"Exactly," said Lady Aquitaine with a cool smile.
"Kalarus's timing was quite nearly perfect," Gaius said. "But if the Legions of Attica and Placida are freed to act, we should be able to stop him. That's where you and Lady Aquitaine come in, Countess."
Amara frowned. "What is your command, sire?"
"Simply put, rescue the hostages and remove Kalarus's hold on Lords Placidus and Atticus with all possible haste." Gaius nodded toward Lady Aquitaine. "Invidia has agreed to assist you. Work with her."
Amara felt her spine stiffen, and she narrowed her eyes. "With... her? Even though she is responsible for-"
"For saving my life when the Canim attacked the palace?" the First Lord said gently. "For taking command of a situation which could have dissolved into an utter disaster? For her tireless efforts to rally support for emancipation?"
"I am aware of her public image," Amara said, her voice sharp. "I am equally aware of her true designs."
Gaius narrowed his eyes. "Which is the very reason I offered her this opportunity to work together," he said. "Even if you do not believe that she believes in acting for the good of the Realm, I am sure that you trust her ambition. So long as she and her husband wish to take the throne from me, I am confident that she would do nothing that would give it to Kalarus."
"You cannot trust her, sire," Amara said quietly. "If she gets the chance to move against you, she will."
"Perhaps so," Gaius said. "But until that time, I am confident of her assistance against a common foe."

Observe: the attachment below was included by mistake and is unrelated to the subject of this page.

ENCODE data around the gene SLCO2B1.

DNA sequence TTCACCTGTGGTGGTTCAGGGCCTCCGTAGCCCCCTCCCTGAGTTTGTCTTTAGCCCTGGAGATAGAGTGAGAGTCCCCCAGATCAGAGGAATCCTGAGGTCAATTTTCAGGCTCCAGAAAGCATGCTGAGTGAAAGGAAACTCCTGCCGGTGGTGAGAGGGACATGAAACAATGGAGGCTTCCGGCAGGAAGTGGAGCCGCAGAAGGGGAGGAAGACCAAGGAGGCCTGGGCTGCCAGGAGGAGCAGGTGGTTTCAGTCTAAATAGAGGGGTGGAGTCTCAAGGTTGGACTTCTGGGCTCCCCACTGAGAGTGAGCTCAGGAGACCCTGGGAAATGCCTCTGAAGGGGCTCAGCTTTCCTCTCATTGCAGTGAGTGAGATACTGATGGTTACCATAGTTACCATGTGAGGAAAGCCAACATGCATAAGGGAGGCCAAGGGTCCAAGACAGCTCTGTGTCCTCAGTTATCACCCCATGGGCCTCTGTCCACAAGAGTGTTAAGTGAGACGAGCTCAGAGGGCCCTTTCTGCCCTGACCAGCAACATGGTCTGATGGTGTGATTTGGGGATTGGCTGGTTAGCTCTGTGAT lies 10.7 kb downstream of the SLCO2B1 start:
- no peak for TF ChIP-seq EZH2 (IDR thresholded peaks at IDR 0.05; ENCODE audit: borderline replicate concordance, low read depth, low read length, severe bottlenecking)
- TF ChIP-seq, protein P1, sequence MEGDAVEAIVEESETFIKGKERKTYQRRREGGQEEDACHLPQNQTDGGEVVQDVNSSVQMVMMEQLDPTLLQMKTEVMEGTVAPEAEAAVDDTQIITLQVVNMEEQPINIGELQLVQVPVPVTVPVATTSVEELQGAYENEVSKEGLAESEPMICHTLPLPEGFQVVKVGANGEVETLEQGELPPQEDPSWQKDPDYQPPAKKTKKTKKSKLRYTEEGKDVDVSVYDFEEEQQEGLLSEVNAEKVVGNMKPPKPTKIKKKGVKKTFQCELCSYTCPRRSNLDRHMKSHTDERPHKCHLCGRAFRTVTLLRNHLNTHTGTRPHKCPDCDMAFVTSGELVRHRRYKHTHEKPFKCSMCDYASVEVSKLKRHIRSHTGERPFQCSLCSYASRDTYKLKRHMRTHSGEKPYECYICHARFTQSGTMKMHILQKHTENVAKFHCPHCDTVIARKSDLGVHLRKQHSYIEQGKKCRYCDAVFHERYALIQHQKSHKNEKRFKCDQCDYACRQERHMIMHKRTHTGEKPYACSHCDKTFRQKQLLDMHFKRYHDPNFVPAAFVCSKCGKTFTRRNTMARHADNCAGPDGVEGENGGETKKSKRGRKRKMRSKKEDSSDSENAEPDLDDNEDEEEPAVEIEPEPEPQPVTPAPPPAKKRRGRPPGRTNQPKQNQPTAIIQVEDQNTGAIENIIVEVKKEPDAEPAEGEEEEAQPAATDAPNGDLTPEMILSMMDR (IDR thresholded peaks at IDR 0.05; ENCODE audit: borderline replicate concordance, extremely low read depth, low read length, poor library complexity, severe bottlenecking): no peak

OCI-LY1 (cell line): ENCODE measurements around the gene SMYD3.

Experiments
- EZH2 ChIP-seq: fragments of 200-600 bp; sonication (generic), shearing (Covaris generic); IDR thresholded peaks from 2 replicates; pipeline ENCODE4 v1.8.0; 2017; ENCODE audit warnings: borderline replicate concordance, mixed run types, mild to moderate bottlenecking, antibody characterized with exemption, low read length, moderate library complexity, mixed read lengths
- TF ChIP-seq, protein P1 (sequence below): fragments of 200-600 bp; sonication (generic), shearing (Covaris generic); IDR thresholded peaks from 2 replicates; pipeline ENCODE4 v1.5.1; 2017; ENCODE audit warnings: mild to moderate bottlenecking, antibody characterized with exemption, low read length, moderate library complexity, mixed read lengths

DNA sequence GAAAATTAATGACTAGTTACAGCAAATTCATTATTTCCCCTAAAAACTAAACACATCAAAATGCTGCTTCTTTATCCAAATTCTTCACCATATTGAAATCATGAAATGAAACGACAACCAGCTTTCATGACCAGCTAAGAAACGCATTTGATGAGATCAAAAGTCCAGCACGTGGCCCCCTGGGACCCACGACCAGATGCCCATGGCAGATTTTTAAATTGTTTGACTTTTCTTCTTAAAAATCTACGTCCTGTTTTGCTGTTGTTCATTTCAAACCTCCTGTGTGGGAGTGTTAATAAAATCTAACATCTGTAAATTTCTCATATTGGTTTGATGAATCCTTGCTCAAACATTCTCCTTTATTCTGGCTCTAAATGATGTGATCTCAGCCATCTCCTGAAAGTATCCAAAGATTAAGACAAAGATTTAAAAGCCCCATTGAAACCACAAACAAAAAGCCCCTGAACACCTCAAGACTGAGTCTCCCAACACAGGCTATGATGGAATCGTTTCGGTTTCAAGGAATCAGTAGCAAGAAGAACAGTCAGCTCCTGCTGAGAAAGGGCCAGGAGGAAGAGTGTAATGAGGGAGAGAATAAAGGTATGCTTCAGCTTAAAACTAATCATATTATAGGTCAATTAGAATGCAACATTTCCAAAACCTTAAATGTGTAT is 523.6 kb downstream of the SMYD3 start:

"With reason," Lady Aquitaine murmured. "Countess, I assure you that I see the value of cooperation in this matter." The tall woman's eyes suddenly burned hot. "And politics aside, Kalarus's murderous attempt upon my life, on the lives of my clients, upon so many Citizens and members of the League cannot be ignored. Any animal as vicious and dangerous as Kalarus must be put down. It will be my pleasure to assist the Crown in doing so."
"And when that is done?" Amara asked, her tone a challenge.
"When that is done," Lady Aquitaine said, "we will see."
Amara stared at her for a moment before turning to Gaius. "My lord..."
Gaius lifted a hand. "Invidia," he said. "I know that you are still weary from tonight's trauma."
She smiled, the expression elegant and not at all weary. "Of course, sire. Countess, High Lord Cereus has offered the safety and security of his guest wing to all those attacked by Kalarus's Immortals. Please call on me at your convenience."
"Very well, Your Grace," Amara said quietly.
Lady Aquitaine curtseyed to Gaius. "Sire."
Gaius inclined his head, and Lady Aquitaine departed the garden.
"I do not like this, my lord," Amara said.
"A moment," the First Lord said. He closed his eyes and muttered something, making a pair of swift gestures with his hands, and Amara sensed furycraft at work, doubtless to ensure a few moments of privacy.
Amara arched an eyebrow at him. "Then you do not trust Lady Aquitaine."
"I trust her to bury a knife in my back at her earliest opportunity," Gaius replied. "But I suspect her contempt for Kalarus is genuine, as is her desire to recover the abducted members of the League-and her aid could be priceless. She is quite capable, Amara."
The Cursor shook her head. "And the busier she is with me, the less time she has to plot against you."